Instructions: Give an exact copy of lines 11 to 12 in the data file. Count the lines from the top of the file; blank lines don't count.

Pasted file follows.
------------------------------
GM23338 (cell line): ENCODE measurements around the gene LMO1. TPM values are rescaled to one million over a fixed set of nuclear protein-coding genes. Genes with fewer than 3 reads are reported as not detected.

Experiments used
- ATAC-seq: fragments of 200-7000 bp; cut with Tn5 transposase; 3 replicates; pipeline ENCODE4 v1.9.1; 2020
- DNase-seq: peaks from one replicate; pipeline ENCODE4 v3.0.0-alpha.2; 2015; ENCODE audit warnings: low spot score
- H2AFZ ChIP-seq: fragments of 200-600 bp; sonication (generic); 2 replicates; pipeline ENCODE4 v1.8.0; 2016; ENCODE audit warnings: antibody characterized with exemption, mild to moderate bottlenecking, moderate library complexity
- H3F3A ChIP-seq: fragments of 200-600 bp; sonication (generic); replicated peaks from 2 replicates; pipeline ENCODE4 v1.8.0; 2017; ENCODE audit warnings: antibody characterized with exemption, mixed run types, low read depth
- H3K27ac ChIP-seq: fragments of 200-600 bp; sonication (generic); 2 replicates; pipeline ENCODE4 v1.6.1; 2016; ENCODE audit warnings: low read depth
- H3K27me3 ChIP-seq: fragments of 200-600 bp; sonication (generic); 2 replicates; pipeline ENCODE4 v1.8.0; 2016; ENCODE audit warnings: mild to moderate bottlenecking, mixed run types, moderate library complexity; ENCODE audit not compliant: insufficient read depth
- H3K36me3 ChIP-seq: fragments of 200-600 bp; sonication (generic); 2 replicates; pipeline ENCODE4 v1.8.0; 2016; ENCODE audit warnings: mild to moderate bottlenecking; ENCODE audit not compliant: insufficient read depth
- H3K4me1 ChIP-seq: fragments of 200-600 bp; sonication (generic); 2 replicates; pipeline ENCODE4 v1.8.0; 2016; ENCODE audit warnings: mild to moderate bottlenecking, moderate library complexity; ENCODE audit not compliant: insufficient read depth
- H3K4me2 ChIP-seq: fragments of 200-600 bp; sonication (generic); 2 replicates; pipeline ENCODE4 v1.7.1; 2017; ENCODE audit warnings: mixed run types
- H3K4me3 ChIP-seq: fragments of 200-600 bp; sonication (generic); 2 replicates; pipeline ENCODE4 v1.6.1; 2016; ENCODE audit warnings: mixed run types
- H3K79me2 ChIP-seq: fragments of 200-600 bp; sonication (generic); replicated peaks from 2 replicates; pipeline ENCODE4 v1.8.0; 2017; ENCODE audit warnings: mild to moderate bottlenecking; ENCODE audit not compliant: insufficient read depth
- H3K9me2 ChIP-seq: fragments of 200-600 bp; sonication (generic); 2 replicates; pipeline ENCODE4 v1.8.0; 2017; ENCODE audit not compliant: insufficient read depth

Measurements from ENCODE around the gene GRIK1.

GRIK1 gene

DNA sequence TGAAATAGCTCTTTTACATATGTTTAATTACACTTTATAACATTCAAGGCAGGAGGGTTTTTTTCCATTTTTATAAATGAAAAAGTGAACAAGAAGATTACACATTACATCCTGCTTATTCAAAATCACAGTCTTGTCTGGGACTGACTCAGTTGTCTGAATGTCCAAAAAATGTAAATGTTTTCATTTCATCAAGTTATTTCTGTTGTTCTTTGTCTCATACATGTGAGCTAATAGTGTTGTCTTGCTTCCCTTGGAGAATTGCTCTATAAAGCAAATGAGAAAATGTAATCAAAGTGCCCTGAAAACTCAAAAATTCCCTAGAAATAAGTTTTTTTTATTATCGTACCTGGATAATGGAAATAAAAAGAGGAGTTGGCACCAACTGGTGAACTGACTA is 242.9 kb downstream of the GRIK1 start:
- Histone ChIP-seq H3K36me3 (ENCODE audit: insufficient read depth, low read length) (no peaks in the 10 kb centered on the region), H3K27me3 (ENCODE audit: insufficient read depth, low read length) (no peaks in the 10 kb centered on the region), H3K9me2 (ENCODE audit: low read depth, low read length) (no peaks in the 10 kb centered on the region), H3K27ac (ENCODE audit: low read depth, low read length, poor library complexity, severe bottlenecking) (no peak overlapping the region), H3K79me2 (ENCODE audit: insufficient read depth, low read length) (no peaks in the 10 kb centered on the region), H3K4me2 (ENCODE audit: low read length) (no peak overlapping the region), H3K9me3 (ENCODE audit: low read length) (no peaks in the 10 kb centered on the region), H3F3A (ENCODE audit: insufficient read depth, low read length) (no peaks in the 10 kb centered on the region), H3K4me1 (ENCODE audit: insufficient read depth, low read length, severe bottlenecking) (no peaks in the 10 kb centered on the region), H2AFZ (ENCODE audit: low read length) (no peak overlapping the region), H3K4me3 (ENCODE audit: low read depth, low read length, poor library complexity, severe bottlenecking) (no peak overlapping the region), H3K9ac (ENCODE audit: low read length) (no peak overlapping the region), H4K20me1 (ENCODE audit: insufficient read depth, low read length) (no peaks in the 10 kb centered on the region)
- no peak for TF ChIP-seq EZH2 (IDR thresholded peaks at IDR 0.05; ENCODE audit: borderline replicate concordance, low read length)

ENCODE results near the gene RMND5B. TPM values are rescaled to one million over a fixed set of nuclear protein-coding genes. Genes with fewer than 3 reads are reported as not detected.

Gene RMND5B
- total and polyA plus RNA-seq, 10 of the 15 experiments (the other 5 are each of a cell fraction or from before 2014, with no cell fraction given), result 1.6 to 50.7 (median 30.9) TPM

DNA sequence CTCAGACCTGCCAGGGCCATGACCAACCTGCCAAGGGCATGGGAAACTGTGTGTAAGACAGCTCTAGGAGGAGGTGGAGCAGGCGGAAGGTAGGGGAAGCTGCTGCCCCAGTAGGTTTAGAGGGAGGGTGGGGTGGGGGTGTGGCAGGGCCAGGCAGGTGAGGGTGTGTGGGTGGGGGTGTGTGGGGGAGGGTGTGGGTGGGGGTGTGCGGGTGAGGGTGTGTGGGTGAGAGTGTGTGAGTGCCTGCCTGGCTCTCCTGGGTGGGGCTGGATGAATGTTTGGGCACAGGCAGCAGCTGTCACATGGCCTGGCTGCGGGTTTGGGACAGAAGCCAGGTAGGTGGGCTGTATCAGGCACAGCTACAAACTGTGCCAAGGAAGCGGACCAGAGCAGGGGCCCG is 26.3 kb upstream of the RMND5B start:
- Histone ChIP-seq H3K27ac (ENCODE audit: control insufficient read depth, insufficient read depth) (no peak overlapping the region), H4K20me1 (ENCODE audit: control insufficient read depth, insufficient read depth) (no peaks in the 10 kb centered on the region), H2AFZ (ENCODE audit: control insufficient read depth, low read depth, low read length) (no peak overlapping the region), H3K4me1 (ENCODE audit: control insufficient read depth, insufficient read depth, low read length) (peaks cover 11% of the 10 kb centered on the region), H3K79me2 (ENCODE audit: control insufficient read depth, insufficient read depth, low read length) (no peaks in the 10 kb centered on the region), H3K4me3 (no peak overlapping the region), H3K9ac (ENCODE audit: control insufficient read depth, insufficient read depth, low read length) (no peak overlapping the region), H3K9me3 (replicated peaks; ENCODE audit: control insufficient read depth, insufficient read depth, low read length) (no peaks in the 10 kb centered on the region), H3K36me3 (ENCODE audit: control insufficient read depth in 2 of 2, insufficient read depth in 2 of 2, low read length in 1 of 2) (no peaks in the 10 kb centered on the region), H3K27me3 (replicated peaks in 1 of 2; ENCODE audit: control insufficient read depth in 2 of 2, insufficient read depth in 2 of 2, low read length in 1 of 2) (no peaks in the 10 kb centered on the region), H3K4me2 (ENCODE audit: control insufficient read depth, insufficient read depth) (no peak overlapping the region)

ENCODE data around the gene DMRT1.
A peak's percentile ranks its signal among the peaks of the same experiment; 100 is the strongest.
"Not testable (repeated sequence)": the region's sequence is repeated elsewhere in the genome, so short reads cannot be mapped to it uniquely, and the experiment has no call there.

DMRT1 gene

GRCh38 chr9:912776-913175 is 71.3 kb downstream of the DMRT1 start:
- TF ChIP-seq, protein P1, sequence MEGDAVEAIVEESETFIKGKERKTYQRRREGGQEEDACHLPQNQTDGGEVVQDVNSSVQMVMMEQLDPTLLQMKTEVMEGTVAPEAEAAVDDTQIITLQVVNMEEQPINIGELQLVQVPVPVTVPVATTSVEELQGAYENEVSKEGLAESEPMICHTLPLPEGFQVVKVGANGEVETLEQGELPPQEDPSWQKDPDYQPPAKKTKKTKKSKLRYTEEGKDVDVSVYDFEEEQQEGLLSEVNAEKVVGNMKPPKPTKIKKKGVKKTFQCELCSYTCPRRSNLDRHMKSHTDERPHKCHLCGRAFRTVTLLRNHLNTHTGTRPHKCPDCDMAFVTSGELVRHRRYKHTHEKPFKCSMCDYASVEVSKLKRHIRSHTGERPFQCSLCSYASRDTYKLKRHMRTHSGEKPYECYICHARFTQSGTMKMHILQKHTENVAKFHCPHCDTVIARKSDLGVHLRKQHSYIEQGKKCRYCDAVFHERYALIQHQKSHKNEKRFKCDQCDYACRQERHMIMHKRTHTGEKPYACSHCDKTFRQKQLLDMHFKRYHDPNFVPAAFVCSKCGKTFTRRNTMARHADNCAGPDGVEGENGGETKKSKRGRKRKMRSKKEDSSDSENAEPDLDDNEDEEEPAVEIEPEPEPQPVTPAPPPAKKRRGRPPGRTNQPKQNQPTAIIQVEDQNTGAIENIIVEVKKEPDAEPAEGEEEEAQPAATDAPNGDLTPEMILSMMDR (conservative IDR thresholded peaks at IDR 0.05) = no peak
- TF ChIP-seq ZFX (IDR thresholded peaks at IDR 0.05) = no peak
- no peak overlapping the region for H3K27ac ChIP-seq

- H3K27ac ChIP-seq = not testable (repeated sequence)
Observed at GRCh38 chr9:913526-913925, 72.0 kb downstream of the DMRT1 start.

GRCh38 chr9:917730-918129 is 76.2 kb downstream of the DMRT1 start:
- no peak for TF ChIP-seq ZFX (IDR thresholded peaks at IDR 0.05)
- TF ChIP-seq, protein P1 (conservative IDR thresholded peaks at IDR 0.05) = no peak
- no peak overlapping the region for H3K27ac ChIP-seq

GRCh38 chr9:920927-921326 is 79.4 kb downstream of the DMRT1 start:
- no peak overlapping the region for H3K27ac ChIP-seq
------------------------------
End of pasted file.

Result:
- H3K4me2 ChIP-seq: fragments of 200-600 bp; sonication (generic); 2 replicates; pipeline ENCODE4 v1.7.1; 2017; ENCODE audit warnings: mixed run types
- H3K4me3 ChIP-seq: fragments of 200-600 bp; sonication (generic); 2 replicates; pipeline ENCODE4 v1.6.1; 2016; ENCODE audit warnings: mixed run types